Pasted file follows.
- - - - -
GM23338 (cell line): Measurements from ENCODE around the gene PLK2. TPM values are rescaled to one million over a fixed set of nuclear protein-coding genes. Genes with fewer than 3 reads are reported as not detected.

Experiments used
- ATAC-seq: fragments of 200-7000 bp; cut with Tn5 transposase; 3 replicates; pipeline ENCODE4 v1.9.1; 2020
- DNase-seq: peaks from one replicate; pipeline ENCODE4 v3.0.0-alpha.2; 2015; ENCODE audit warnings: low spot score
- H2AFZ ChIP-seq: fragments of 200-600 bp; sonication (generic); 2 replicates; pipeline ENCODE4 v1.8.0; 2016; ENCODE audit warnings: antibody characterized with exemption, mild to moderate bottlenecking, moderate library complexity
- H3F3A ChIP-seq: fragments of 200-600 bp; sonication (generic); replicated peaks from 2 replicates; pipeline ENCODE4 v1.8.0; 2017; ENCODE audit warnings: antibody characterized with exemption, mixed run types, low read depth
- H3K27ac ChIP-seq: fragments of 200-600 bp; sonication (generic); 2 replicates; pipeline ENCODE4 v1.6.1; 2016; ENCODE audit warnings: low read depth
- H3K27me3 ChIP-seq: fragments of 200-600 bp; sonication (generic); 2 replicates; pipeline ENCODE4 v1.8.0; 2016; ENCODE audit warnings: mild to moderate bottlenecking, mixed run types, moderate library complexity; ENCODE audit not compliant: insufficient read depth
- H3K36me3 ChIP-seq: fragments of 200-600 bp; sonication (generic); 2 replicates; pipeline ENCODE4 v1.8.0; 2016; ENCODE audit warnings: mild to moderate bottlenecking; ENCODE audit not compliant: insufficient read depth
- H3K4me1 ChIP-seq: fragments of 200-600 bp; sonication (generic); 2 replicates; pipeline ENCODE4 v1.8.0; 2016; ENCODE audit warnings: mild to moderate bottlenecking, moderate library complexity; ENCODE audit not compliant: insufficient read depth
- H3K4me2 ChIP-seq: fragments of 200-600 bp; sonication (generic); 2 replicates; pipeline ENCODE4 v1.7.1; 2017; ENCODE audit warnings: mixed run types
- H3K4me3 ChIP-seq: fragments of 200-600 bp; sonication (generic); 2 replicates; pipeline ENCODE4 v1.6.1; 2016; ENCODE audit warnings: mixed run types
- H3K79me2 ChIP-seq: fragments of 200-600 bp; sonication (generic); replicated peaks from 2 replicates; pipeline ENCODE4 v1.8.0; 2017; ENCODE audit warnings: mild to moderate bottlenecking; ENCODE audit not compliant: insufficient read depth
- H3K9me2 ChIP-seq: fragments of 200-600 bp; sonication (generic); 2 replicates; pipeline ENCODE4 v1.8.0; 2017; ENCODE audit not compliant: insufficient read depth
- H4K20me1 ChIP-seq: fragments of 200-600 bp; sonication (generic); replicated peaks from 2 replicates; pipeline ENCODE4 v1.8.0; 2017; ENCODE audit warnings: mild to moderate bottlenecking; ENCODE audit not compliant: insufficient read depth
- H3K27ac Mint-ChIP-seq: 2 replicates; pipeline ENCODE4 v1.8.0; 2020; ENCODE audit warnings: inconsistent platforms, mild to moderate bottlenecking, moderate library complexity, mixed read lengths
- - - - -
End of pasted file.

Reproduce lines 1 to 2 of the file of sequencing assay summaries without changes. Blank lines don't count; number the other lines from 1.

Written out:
GM23338 (cell line): Measurements from ENCODE around the gene PLK2. TPM values are rescaled to one million over a fixed set of nuclear protein-coding genes. Genes with fewer than 3 reads are reported as not detected.

Experiments used